I'm finally getting around to organizing my work shop - and find that I need to build a "practice" wall (or two). I was fortunate to grow up with my dad teaching me how to do rough framing, solder plumbing, run basic wiring (but still intimidated to go into the breaker box). So my question to you is: What trade(s) did you find were best handled by paying someone else to do vs doing it yourself? Thanks for this great site - hope to visit often as I start this journey.

  12. John says

    Hello Jason, I will be starting the framing for my whole basement this weekend. I have seen many different post about what to do for insulation behind the walls. I have seen foam sheets, I have seen plastic, I have seen regular insulation, and I have seen spray....My question is do you have to do any of these? Can I just frame and then drywall or do I need some type of barrier? My basement does not leak and the walls do not sweat.
    Thank you

    • says

      Hi John - Congrats on starting! You do no have to have insulation or moisture protection, especially if you have no signs of water or moisture issues currently. The only insulation I had was was the builder put on the foundation walls - this was a fiberglass with foil front. Read here for more details. - Jason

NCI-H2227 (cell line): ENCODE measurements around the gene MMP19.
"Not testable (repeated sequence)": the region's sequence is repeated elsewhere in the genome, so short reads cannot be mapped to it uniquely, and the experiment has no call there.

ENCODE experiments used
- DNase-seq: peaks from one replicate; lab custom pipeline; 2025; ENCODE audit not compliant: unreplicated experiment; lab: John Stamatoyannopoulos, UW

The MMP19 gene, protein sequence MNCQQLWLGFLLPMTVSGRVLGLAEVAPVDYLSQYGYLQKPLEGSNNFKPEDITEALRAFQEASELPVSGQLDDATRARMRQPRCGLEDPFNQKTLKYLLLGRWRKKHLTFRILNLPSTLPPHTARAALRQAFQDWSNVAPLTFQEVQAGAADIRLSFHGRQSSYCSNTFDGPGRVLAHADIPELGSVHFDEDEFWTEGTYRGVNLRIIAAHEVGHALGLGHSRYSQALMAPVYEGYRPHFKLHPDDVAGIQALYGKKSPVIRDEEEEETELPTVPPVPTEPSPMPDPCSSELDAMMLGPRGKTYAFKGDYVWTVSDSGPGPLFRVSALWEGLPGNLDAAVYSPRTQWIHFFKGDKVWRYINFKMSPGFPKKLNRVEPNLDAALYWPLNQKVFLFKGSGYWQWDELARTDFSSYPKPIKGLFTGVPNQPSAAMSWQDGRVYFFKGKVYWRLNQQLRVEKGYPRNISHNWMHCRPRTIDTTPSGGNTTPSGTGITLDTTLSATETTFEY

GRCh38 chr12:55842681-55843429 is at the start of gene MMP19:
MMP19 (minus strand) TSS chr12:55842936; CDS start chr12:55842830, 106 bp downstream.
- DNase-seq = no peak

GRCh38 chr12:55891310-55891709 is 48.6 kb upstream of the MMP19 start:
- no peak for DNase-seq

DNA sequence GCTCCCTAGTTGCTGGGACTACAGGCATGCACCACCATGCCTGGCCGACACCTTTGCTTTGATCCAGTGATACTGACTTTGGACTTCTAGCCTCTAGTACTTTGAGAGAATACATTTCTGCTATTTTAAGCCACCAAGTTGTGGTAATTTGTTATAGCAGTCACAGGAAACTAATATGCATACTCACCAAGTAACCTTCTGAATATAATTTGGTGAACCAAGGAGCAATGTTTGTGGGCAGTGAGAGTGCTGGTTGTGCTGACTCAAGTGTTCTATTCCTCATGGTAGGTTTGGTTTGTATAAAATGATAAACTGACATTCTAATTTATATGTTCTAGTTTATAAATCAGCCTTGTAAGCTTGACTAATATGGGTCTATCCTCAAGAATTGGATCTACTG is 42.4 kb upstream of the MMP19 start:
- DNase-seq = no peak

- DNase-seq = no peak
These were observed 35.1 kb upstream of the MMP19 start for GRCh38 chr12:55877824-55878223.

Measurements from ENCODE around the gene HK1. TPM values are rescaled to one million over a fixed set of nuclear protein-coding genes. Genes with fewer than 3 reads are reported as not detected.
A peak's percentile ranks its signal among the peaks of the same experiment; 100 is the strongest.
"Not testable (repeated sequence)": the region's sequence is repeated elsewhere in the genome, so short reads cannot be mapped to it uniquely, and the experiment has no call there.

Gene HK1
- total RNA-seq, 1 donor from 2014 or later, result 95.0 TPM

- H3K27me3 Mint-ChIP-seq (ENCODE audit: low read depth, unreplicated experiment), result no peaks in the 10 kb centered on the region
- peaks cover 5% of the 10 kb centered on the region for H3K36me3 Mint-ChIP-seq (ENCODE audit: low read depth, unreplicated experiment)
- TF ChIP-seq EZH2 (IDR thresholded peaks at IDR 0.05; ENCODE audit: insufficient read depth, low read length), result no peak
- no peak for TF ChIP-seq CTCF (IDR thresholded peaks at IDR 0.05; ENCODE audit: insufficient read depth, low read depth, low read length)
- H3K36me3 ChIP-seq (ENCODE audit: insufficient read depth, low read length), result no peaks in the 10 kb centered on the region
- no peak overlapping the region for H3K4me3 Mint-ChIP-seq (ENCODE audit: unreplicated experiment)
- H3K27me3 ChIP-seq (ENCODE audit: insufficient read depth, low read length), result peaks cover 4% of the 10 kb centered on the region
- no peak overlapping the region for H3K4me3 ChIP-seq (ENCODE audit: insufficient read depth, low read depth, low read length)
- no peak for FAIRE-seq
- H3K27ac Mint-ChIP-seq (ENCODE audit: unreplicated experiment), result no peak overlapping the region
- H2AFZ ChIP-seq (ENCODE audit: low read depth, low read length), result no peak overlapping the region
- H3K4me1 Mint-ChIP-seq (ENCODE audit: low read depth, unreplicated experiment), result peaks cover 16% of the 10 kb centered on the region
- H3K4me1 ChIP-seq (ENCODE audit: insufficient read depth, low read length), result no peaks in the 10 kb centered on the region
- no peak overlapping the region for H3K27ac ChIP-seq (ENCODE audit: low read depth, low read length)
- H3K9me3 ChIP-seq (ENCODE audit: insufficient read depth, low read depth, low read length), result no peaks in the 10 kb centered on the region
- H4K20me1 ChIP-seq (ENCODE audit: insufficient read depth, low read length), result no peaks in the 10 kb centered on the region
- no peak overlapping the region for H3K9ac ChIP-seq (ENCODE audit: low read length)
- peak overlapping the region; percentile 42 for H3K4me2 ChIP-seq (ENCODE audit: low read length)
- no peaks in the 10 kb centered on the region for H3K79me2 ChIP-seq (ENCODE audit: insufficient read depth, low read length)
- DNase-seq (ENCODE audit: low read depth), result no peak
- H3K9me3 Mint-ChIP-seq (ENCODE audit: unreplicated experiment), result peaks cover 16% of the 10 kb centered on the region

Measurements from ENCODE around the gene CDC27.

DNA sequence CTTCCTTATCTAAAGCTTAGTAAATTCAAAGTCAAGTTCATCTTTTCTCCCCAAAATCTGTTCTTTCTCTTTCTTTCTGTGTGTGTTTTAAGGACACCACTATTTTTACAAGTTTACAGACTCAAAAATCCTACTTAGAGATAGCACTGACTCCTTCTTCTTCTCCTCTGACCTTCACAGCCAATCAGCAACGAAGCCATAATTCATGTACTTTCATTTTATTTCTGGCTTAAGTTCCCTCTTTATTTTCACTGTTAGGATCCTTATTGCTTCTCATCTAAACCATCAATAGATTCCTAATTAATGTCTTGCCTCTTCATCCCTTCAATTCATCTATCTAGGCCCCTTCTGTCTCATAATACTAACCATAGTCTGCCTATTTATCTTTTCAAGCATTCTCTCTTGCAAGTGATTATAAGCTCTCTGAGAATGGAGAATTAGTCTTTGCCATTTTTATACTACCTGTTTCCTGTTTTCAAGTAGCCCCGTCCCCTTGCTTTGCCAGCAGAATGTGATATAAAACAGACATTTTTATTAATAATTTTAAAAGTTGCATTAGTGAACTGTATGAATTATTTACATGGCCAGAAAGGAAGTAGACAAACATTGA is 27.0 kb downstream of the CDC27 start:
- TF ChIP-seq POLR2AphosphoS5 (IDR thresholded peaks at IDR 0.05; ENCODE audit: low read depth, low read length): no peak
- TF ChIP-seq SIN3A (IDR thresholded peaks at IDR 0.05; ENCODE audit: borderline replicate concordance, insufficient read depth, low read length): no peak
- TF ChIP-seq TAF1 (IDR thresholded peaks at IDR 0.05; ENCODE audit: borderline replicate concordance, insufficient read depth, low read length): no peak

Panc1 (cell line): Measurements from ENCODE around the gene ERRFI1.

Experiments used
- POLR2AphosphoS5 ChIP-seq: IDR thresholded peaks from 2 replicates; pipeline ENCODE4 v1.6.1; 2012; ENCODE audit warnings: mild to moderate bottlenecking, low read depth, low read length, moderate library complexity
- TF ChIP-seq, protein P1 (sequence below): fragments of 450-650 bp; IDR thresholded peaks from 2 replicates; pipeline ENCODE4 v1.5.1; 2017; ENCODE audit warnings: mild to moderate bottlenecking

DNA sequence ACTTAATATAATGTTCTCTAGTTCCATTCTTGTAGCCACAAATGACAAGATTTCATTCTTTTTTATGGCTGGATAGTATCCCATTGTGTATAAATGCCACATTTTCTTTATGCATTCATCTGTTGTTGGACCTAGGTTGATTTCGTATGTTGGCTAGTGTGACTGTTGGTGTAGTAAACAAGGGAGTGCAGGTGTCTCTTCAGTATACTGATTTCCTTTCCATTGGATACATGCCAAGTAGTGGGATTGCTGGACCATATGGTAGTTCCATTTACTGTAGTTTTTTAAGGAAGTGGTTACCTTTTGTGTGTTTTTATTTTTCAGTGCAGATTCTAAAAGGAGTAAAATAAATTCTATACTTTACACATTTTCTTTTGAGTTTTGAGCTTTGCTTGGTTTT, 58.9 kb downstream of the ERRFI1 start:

13. Donna says

    Hi Jason! We are in the process of developing our basement. We finished the Dricore floor and now we are about to tackle the framing. My biggest worry is still those darn permits. Can we go ahead and finish framing and put in the electrical before we have the permit? We are putting in the application for it tomorrow. We also have spray foam insulation being done in about 2 weeks (they will have their own permit) so we are a bit tight for time. Ideally we would have taken longer but things have happened that require us to get it done asap..........
    What happens if the spray foam is done before they inspect the rest??
    Thanks, love your site!

    • says

      Hi Donna - Technically you're not supposed to start any work until the permits have been issued. BUT... in realty the first inspection isn't until your framing is done. So you "could" spray insulation, build a floor and do all the framing... then go buy permits and turn around a week later and call for your first inspection "framing".

      The only risk, besides the fact that "technically" you shouldn't start work without a permit, is that your design is somehow rejected. In my experience this its very rare that they would reject a design as long as there's nothing crazy in there... but it's possible.

      The go getter in me says... go ahead. The Dad in me says... you should've planned ahead, now stop and go get that permit.